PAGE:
I feel like in my Debian projects I have two roles: the person with the responsibility of making the project happen, and the person who does the work to make it happen.
As the person responsible for the project, I need to keep track of vision, goals, milestones, status. To make announcements, find contributors, motivate them, deal with users and bug reports, maintain documentation, digest feedback.
As the person who does the work to make it happen, I need quiet time, I need to study technology, design code, write unit tests, merge patches, code, code, code, ask around about deployment information, more code.
I have a hard time doing both things at the same time: the first engages my social skills and extroversion, requires low-latency interaction, and acting when outside things happen. The second engages my technical skills and introversion, requires quiet uninterrupted periods of flow, and acting when inspiration strikes.
I never managed to make good use of "gift bugs" or "minions": I often found the phrase "it's easier for me to do than to explain it" sadly relevant. Now I understand that it's not because of the objective difficulty of explaining or doing things, nor about the value of doing or of involving people. It's about switching from one kind of workflow to another. If I rephrase that as "it's easier for me to stay in flux and fix it, than to switch my entire attitude to ask for help".
Of course this does not scale: we've all been saying it since I can remember.
Looking at the situation from the point of view of those two roles, however, I now wonder if those two roles shouldn't really require two people. In other worlds they are: the project managers, taking responsibility for making the project happen, and the software designers, artists, and all other kind of artisans doing the work to make it happen.
Of course I don't want the kind of project manager that shifts responsibilities to artisans, does nothing and takes the credit for the project: not in paid work, not in Debian.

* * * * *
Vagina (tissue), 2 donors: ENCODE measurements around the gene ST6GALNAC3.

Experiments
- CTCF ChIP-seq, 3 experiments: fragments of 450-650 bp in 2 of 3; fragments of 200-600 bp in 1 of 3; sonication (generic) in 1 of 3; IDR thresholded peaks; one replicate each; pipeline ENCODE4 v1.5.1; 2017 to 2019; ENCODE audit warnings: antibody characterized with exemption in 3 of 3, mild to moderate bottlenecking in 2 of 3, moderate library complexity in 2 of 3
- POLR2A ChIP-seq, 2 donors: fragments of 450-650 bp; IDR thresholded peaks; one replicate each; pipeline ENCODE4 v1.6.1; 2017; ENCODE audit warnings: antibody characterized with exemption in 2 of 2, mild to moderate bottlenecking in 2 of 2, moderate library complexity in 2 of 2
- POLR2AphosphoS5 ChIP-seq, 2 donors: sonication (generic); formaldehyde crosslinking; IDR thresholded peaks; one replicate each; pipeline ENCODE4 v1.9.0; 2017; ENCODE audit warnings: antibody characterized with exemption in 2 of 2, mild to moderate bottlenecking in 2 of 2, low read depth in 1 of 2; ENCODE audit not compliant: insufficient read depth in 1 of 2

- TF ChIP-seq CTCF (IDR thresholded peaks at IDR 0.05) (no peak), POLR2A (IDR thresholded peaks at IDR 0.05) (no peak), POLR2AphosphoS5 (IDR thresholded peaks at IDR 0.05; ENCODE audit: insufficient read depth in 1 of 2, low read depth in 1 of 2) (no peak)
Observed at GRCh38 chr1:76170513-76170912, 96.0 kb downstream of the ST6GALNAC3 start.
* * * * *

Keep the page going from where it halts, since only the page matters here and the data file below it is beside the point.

I would be interested instead in having the kind of project manager that takes responsibility for the project, checks how the artisans are doing and communicates what is happening to the rest of the world, deals with the community, motivates more people to help, test, try, use, give feedback on things as they happen. A project manager / community manager.
So that while I'm flux there is someone who tags bugs as "gift", mentors people to find code and documentation, and remembers to write an announcement if I implemented three cool things in a row and I'm already busy working on the fourth.
So that I don't write cool ideas in my todo list where nobody can read them, but I can share them to a mailing list where someone picks up a relevant one and finds someone to make it happen while I'm busy refactoring old code that only I can understand.
So that if I say "sorry, paid work calls, I won't be able to work on this project for a month", I'll be able to completely forget about that project for a whole month, without leaving the community out there to die.
That's an interesting job for non-uploading DDs: please take over my projects. Let's share a vision, and team up to make it happen. Give me the freedom of being the craftsman I enjoy being, and take away from me those responsibilities that I've never asked for.
The worst project managers are those that never asked to be one, but were promoted to it. Let's not repeat that mistake in Debian.
A good part of the credits for this post go to Francesca Ciceri, for the discussions we had on our way back from MiniDebConf Barcelona 2014.
P.S. I'm seeing how a non-uploading DD could be in the Maintainer field for one or more packages, with uploading DDs being, well, uploaders. Food for thought.